What combining these offices did is to createwhat the secretary had envisioned in the “one-stop shop,” and that isto give the states and locals one place to go for all their answers,grant applications, for anything they needed in applications, grants,training and exercises, which is also what we do.
HSTODAY: What does thatmean for the review process of an individual grant application—or doesit mean anything at all? Does it mean that one set of managers reviewseach application, or a different set of managers?
MENCER: No, the same setof managers reviews it that has reviewed it in the past. Combining thetwo offices formalized what had already taken place, and that is a veryclose coordination between our state and local coordination office,which deals with state and local homeland security advisors and stateadministrative agencies on a regular basis, and the office here, which,of course, works with the states and locals and deals with the grantprocesses and the training and exercise programs. It was something wewere already doing; we just formalized it.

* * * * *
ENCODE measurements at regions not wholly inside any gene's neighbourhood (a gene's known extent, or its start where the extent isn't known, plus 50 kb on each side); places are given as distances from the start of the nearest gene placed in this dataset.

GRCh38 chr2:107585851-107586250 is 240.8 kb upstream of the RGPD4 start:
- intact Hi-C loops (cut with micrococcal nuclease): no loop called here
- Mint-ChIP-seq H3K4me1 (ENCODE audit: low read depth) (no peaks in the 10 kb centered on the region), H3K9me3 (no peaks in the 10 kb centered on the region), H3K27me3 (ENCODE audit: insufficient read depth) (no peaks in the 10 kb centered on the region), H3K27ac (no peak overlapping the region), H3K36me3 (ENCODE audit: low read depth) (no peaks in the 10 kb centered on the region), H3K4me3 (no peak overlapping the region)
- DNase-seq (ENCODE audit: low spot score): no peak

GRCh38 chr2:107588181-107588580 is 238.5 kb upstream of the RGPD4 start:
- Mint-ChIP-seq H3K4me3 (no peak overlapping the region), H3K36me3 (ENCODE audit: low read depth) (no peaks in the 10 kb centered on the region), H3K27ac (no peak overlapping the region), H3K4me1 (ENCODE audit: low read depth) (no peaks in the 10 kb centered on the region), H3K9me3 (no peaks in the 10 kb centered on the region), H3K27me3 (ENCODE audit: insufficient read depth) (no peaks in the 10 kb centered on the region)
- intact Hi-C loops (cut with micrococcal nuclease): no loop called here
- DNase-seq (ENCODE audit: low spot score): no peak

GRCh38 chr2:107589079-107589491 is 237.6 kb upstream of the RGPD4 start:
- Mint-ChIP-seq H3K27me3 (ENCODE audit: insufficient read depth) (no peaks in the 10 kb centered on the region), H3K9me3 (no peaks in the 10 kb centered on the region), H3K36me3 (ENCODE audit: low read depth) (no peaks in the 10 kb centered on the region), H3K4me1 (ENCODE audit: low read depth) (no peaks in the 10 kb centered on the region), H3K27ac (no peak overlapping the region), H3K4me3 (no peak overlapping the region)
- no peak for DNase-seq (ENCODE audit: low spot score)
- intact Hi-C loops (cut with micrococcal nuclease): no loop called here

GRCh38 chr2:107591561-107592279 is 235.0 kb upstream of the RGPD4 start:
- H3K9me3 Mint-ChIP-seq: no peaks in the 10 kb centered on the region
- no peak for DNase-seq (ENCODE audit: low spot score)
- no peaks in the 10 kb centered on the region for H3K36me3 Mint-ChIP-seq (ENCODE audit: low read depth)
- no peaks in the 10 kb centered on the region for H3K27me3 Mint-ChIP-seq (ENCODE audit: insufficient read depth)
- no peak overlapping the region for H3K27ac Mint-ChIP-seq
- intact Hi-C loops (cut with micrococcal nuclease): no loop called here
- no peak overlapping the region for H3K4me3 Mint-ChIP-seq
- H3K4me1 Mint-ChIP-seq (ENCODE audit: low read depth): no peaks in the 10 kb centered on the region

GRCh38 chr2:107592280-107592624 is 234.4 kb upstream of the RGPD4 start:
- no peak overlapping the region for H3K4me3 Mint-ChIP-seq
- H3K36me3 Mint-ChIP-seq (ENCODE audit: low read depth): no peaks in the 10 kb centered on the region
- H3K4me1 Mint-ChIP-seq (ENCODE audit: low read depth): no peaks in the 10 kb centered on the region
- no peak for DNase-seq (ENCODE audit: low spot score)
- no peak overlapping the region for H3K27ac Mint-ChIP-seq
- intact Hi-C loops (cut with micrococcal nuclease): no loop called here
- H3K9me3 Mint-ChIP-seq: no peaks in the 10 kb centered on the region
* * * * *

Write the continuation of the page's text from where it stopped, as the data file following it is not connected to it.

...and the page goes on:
HSTODAY: What is the status of the state strategies?
MENCER: State strategieswere submitted in January 2004. The deadline was originally December,but we gave them a little more time to get it together, and they canreview those and make changes if they think it necessary. But thosestrategies were approved by their governors, and it is a livingdocument, as I think all strategies should be—you’re not going to keepit the same and static.